It’s going to take a spirited effort from the Commodores to win on Wednesday night. The keys will be improved shooting, especially from three, getting to the free throw line and limiting Richards and Kentucky from simply taking over the game inside the arc. It will need to be a concerted effort on both ends of the floor for the Commodores to add another dent into the Wildcats’ tournament resume.
In order to so, Vanderbilt is going to have to heat up from the field. Since Nesmith went down, the offensive numbers have been ugly: the Commodores are shooting 31 percent overall and just 15 percent from three, punctuated by the end of the three-point streak against Tennessee. Saben Lee will need to continue his recent stretch of scoring: he’s averaged 16.8 per game over the last four. The Commodores also need to get Lee’s backcourt partner, Maxwell Evans, back on track as he’s scored just six points since tying a career high with 16 at Arkansas on Jan. 15. Vanderbilt had the right idea last time out against South Carolina, getting to the free throw line 35 times, but they shot just 60 percent. That will need to improve if Vanderbilt has any shot of pulling off the upset. If the Commodores are able to continue to get to the charity stripe, it should prove beneficial against a Wildcat team that only goes about seven deep following the departure of former top ten recruit Khalil Whitney. Getting Richards and his supporting cast in foul trouble will not only test Kentucky’s depth but also help Vanderbilt get some easy points (assuming they shoot better than 60 percent from the line), which they haven’t found lately.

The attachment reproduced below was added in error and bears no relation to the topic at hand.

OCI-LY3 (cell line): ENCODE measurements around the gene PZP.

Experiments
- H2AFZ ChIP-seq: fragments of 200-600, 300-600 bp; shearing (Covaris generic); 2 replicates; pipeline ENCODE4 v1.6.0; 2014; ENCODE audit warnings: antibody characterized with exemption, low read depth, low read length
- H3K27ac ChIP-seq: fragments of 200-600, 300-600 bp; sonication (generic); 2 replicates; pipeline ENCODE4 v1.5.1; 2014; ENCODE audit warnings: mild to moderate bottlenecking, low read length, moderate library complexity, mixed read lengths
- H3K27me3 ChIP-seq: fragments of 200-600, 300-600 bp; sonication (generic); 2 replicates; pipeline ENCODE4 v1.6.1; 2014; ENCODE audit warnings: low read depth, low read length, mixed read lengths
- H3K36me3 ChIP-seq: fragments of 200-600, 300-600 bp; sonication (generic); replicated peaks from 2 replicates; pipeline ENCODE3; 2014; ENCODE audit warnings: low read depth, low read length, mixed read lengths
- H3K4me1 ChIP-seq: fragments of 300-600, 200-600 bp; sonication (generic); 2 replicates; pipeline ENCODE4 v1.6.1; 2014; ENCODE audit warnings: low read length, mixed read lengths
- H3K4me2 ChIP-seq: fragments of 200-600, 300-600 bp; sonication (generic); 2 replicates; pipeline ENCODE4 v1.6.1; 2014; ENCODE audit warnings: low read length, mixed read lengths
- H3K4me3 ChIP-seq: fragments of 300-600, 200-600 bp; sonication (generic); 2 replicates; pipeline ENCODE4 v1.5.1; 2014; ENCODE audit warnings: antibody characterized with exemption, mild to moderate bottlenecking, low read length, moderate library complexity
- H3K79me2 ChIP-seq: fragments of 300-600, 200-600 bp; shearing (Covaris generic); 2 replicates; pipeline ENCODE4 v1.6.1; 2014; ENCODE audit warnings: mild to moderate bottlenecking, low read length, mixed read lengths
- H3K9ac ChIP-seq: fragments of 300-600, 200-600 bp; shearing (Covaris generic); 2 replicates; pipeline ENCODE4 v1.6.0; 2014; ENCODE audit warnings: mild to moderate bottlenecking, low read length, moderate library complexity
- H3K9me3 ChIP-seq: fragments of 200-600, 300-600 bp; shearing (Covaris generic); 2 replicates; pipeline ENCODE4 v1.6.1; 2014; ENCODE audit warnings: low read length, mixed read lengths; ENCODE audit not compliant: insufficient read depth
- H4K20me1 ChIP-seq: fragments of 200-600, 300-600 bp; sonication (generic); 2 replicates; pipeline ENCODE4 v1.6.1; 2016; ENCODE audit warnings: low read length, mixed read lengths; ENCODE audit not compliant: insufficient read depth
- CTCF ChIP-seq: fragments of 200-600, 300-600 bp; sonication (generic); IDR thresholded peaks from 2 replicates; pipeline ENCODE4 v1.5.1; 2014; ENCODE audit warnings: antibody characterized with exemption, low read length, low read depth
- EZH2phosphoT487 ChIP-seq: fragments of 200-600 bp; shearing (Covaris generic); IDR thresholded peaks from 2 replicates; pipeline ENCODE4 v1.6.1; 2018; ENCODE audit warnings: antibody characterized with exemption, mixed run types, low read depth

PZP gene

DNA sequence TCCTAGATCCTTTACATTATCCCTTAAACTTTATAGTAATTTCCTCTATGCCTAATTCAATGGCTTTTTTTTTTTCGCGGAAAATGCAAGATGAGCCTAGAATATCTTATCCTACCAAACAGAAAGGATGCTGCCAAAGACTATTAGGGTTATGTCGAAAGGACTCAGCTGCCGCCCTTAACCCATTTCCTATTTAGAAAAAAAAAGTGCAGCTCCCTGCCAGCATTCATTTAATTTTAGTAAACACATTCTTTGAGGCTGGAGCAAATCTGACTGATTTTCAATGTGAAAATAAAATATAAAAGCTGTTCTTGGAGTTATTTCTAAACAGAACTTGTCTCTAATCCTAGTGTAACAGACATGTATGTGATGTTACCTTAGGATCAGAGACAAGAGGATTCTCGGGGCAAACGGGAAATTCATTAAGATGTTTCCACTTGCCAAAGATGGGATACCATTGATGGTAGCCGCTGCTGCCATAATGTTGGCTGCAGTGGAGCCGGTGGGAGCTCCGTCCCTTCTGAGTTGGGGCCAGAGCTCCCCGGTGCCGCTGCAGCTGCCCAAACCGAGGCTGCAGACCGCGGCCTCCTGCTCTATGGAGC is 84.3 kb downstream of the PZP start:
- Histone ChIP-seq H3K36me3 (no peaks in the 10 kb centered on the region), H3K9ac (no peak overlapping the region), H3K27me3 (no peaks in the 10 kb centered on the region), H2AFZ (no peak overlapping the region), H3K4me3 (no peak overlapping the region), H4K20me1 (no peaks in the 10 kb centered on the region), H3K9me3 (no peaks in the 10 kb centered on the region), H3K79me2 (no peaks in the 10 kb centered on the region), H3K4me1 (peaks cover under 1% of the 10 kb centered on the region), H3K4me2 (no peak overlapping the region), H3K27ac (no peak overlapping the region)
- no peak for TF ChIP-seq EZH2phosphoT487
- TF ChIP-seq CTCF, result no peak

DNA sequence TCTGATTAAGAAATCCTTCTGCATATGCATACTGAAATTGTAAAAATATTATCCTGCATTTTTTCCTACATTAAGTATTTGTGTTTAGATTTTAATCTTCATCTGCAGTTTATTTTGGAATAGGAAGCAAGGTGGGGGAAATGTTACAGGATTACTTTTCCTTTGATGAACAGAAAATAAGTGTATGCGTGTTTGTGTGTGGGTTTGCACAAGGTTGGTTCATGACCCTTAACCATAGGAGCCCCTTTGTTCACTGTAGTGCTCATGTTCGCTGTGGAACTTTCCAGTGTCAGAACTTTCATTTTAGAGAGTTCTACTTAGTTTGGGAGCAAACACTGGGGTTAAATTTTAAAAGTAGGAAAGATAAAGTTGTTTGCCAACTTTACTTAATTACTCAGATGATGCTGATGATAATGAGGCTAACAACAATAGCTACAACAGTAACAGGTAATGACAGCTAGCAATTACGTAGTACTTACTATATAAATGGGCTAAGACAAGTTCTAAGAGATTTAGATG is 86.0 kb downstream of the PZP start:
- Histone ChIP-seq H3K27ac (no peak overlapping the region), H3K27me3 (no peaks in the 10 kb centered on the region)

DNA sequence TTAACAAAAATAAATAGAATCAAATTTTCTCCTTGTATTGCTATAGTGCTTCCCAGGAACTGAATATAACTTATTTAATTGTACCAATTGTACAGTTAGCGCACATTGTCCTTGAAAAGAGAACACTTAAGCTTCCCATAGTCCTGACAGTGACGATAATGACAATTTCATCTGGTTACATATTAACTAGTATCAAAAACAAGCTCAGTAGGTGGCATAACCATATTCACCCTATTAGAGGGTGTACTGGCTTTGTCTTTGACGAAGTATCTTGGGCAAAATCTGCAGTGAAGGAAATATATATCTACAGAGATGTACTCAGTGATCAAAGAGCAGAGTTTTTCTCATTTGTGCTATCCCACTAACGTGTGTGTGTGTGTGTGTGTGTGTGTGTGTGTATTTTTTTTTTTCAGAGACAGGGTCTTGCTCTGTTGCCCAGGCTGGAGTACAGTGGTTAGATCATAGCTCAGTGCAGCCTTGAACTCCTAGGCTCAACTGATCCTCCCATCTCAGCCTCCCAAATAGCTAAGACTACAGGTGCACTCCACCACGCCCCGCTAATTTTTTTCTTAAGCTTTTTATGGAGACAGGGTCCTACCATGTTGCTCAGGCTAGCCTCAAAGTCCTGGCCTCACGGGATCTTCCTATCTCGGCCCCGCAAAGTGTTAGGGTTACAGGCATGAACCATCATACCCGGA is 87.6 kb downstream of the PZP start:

Defensively, the Commodores will need to speed up Kentucky, who is ranked 182nd in the country per KenPom’s tempo metric, without letting them turn the contest into a transition game, which will allow the Wildcats’ athleticism to shine. To do this the Commodores should pack the paint and test their luck letting Kentucky chuck from long-range. The benefit of this is twofold: packing the lane will allow the guards not only to prevent drives but also to assist in the rebounding department, where the Commodores will certainly be outmatched. Turning Kentucky into a three-point shooting team is easier said than done, however. The Wildcats hate shooting from deep: only two teams in college basketball have shot fewer threes than them, so they will be looking to wear the Vanderbilt defense down in order to consistently penetrate the paint. Kentucky has not shot higher than 33 percent from long-range in any of their losses this year, so that’s the barometer the Commodores should attempt to keep them under.
Do all of this and maybe, just maybe, Vanderbilt can escape with a victory from Lexington.